Data representation describes how information is stored and used in a computer. Understanding this makes it easier to gather, manipulate, and analyze data, saving time and money. Memory architecture deals with how computers store data. The goal is to find the fastest, most reliable, durable, and inexpensive way to save and retrieve data, while maintaining the data’s integrity.
Understanding the tools used for Data Modeling is a very good idea. The list of tools available is quite extensive. Some of the most popular include Enterprise Architect, Erwin, and PowerDesigner. SQL (structured query language) is the standard programming language for manipulating, managing, and accessing data stored in relational databases — and understanding it is a necessity. Without an understanding of SQL, Data Modeling is not possible.
Develop, publish, and maintain all documentation used for data models. This is useful for basic communications, and proving the position is necessary. Data warehousing is the storage of large amounts of data by an organization. Data warehousing is considered vital in gathering business intelligence, and it uses analytical techniques. Understanding data models. There are basically three kinds of data models: conceptual, logical, and physical. Data Modeling helps in providing a visual representation of the data and business rules, and supporting government regulations.
Useful Soft Skills
Adaptability is a mindset, and can be developed. As Data Modeling continues to evolve, it is a very useful mindset and should be consciously maintained. As the changes in infrastructure, models, and data sources become more complicated, the ability to learn quickly and adopt various modeling methods become crucial skills for a data modeler.
Good communication allows individuals to share their knowledge of complex data to nontechnical people, so they can make intelligent decisions. (If one of your short-term goals is impressing people with big words they don’t understand, this job is not for you.) Data modelers need to communicate with different levels of management and staff.
The Data Modeling Process
A data model should be designed with the goal of developing a database that complements the business model and works smoothly and efficiently. This process will require some experimentation and adjustments, and this fact should be communicated to upper management on a regular basis. Though there are a variety of methods available to create data models, two paths are extremely popular. They are known as top-down and bottom-up data modeling.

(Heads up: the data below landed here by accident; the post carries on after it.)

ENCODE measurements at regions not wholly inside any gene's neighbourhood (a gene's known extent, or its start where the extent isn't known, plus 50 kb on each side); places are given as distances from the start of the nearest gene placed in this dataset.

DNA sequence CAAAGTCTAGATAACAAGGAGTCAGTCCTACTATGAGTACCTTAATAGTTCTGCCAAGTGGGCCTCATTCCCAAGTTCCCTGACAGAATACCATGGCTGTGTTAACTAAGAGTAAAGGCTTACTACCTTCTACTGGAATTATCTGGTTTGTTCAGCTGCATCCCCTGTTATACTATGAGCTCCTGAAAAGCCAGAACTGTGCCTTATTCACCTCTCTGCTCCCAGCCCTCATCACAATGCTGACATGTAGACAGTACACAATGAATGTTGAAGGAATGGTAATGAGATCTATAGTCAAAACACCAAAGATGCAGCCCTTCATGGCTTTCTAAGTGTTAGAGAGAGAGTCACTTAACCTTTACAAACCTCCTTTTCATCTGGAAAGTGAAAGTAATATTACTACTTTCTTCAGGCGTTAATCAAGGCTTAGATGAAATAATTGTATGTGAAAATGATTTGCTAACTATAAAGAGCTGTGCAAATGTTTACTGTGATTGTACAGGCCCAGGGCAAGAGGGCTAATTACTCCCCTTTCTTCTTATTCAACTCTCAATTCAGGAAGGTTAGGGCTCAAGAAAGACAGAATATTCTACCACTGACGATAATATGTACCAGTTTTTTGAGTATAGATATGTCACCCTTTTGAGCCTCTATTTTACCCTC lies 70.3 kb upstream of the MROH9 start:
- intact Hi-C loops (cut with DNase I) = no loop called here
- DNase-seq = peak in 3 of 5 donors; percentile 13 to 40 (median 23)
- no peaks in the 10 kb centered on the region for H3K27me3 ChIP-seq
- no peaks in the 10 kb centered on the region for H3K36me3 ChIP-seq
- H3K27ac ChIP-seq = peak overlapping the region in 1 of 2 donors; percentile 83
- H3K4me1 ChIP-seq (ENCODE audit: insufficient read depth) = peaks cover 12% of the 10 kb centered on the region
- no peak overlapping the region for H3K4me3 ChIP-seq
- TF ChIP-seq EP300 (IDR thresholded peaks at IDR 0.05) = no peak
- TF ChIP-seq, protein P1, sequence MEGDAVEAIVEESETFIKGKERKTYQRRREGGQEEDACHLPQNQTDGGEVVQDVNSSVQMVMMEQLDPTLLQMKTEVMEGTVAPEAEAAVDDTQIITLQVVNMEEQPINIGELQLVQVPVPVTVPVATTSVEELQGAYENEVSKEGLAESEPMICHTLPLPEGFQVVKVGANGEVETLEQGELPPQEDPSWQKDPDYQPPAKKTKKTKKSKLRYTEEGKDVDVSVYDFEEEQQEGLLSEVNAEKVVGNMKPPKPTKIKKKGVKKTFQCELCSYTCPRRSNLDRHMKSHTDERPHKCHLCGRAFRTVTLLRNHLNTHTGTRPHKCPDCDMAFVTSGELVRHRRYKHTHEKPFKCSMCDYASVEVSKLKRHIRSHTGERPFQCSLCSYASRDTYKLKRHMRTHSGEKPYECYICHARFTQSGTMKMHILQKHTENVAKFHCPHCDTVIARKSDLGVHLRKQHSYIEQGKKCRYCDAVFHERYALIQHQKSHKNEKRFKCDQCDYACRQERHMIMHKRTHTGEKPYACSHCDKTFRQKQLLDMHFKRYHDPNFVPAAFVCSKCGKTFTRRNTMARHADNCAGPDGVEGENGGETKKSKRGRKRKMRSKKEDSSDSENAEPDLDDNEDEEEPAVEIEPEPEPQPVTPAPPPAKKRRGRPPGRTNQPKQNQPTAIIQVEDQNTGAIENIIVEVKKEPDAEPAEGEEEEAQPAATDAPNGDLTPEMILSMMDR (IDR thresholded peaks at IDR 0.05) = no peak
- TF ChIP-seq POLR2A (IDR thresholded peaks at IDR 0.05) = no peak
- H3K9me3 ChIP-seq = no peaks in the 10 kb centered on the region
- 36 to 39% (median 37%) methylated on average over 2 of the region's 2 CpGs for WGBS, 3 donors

The bottom-up method (also referred to as integration models) involves using re-engineering techniques. This process typically starts off using the existing structure forms for data and underlying reports. A bottom-up approach pieces together systems to develop more complex systems, or makes the original group sub-systems of the final version.
Top-down data models are built using an abstract methodology, which includes gathering information from people who have a good understanding of how their departments operate.
Developing a model that truly represents a business will require a little tailoring, but is certainly worth the investment. However, many companies fail to achieve the expected return on their investment. In part, this is because the data scientists/modelers don’t have a full understanding of the business and its practices. There are four modeling tactics that can help in developing a fuller picture of the organization.
Real life business experiences, or use cases, common to the organization, should be collected prior to creating a model. For example, asking the customer satisfaction team about their problems in everyday decision-making can provide the data modeler with some of the information needed to build a model. If the customer satisfaction team wants to know when a customer is likely to churn (leave a website within a certain time frame), a good solution is a predictive model that scores churn risk with customer-level granularity.
A different solution would be used if the question is: “Why are customers churning?” In this situation, a model that isolates key factors normally preceding a customer’s cancellations is needed. An “algorithm” would be used to analyze the past activity of churned customers to identify and rank patterns associated with their loss. With this type of use case, it’s important the model allows for measurements of the algorithm’s success rate.